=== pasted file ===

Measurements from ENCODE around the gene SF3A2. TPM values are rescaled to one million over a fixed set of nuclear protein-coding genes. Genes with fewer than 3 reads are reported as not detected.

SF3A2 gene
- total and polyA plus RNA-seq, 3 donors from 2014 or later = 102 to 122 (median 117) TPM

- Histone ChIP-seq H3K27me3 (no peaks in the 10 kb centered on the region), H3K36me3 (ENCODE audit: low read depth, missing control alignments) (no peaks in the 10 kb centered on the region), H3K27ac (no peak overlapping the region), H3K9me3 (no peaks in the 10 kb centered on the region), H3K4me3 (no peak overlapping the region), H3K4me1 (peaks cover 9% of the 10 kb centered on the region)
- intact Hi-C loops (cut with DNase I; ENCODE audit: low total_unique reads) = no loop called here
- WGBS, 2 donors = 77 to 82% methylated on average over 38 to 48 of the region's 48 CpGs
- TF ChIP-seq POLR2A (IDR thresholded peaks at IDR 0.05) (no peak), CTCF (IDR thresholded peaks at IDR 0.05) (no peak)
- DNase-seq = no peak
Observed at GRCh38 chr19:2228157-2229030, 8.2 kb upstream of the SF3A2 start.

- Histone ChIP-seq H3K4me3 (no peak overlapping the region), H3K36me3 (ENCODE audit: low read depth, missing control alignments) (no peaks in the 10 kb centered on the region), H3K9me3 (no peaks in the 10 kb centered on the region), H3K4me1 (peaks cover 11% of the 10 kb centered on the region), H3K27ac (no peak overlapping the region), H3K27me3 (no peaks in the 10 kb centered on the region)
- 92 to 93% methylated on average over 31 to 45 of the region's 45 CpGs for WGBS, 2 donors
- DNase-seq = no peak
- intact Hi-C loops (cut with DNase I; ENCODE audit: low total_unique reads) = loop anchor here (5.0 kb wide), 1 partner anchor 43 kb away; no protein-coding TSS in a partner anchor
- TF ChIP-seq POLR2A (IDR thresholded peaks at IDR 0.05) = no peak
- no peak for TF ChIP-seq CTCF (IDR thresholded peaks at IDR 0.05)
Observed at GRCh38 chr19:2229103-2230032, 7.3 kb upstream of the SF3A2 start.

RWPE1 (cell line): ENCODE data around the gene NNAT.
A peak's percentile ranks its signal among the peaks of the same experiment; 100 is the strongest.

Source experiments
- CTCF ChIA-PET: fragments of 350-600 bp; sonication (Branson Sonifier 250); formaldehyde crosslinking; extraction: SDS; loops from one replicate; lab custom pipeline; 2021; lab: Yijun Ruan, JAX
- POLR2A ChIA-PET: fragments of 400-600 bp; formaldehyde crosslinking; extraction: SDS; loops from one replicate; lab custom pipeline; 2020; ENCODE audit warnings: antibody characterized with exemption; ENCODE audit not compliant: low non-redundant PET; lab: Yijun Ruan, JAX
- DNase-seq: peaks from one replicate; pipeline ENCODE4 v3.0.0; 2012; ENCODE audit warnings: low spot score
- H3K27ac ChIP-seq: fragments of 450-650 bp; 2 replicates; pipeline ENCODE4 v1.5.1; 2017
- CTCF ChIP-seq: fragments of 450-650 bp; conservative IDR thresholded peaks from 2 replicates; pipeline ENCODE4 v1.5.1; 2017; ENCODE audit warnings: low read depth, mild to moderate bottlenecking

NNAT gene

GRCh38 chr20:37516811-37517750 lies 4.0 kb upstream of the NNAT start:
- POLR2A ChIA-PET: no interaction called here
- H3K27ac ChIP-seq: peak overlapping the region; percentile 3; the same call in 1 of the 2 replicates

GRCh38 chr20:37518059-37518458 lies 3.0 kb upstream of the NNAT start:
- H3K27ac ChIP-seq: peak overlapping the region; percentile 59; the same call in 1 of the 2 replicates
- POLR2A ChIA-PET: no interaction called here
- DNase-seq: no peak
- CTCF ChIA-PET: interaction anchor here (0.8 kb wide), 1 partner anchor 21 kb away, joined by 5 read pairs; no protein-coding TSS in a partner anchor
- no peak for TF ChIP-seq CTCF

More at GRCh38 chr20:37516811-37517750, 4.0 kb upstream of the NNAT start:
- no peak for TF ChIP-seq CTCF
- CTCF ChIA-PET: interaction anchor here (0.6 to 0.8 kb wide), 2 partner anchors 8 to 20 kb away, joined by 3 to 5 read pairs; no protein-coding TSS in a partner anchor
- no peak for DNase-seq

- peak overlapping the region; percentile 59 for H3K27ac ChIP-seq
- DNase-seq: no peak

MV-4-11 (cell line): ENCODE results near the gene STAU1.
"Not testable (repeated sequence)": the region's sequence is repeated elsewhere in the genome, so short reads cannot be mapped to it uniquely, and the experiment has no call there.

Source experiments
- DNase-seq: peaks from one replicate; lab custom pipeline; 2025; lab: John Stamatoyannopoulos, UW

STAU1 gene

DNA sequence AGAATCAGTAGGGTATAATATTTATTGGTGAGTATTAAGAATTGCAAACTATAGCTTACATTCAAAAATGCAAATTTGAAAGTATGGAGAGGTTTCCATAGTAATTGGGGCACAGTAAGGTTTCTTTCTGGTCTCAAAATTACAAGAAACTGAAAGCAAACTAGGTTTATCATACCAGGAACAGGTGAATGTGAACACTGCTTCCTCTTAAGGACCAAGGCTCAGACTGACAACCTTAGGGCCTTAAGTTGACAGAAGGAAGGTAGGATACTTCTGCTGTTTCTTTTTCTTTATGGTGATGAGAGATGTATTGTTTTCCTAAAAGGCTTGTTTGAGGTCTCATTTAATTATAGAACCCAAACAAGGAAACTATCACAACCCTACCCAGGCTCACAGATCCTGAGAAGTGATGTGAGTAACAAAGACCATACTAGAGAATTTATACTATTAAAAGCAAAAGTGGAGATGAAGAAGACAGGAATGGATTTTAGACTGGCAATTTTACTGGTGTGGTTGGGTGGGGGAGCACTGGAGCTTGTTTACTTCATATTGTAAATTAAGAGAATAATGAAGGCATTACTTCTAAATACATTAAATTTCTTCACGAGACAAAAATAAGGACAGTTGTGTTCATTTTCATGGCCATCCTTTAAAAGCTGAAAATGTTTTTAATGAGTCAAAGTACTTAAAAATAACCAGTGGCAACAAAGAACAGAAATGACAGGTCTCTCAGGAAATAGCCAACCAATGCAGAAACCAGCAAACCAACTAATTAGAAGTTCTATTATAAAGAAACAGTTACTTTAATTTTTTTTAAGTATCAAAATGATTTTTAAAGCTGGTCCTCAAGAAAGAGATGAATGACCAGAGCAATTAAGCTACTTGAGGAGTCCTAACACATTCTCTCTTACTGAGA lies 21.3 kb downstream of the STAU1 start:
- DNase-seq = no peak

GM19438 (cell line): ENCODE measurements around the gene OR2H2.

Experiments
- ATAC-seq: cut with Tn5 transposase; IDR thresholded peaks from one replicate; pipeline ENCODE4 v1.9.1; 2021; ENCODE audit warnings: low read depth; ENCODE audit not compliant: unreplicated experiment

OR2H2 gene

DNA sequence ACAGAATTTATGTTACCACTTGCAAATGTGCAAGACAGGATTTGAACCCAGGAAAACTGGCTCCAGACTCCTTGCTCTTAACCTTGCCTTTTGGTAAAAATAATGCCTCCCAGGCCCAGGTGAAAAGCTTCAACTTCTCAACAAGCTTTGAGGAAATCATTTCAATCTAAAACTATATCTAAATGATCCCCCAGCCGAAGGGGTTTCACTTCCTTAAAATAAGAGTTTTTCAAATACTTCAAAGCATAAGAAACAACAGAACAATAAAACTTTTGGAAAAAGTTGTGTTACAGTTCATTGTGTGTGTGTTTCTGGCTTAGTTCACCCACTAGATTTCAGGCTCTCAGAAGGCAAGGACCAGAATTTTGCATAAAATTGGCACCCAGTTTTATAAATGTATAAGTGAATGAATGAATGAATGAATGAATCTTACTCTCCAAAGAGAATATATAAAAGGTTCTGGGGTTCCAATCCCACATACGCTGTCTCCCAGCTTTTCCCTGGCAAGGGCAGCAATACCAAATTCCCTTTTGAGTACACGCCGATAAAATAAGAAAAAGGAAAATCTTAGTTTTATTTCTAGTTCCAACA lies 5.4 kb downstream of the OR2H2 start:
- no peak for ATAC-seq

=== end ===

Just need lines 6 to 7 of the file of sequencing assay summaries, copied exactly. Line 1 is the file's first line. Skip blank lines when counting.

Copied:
- WGBS, 2 donors = 77 to 82% methylated on average over 38 to 48 of the region's 48 CpGs
- TF ChIP-seq POLR2A (IDR thresholded peaks at IDR 0.05) (no peak), CTCF (IDR thresholded peaks at IDR 0.05) (no peak)